Transitions Then and Now

Every so often I like to read from the 1998 Oregon Sea Grant publication on the lifestyle of the commercial fishing family. I relate to so much of it (actually, all of it!) as a daughter, wife, mother, and former crew member in our fishing family. I’ve found the information helpful and relevant at every stage of our fishing family as we continue to transition and evolve.

I found the following two quotes from the article The Ebb and Flow of Fishing Family Life to be of particular interest this time around:

“So, although wives often feel great joy about their husbands’ homecoming, they also are concerned about how to assimilate husbands back into the family.”

“As they come closer to home, many fishing husbands feel happy to return, but also…concerned about fitting back into family patterns.”

When I first met George and he was flying back and forth to Dutch Harbor and the Bering Sea, our time together at home was pretty easy. It consisted of vacations in Florida, going to movies, shopping for and reading books, and setting up chairs on the balcony of his beachfront condo to drink glasses of wine at 4 p.m. every summer afternoon.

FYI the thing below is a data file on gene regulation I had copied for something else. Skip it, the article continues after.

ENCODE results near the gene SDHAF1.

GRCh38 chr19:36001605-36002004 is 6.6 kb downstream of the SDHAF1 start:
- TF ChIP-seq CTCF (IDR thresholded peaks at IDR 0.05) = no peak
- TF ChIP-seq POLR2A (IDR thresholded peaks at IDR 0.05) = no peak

The livin’ was pretty easy, so the issue of “transition” was never an issue at all.

Flash forward almost a decade, and transition takes on a whole new meaning!  While my husband has been gone, I’ve had our household running like a tight ship in which everyone and everything has its place. George has his own ship in which everyone and everything has its place. Being able to assimilate and integrate the two–our life together–upon his arrival home takes time, space, and patience.

I’ve learned that the less “comments” we make, the better. Here’s a random sampling of comments from last week:

 “So, the kids are allowed to throw toys around now?”

 “I wouldn’t have given a time out for that.”

“So…at what point are you going to stop working on the boat?”

“I have to get this done now. I don’t have any time.”

“Why are you grumpy?”

“I pulled my back yesterday and I can’t move it.”

Ahh. I’m actually smiling to myself. Like I said, the best idea is to give everyone the space and time they need to adjust to being together as a family, and take it easy. Time off and sunshine still await. And nothing in the world can beat the excitement of an (almost) two and three-year-old when they first lay eyes on the daddy they’ve waited for so long to come home, or the weeklong celebration of friends, family, and crew.

It’s a good time!

Leave a Reply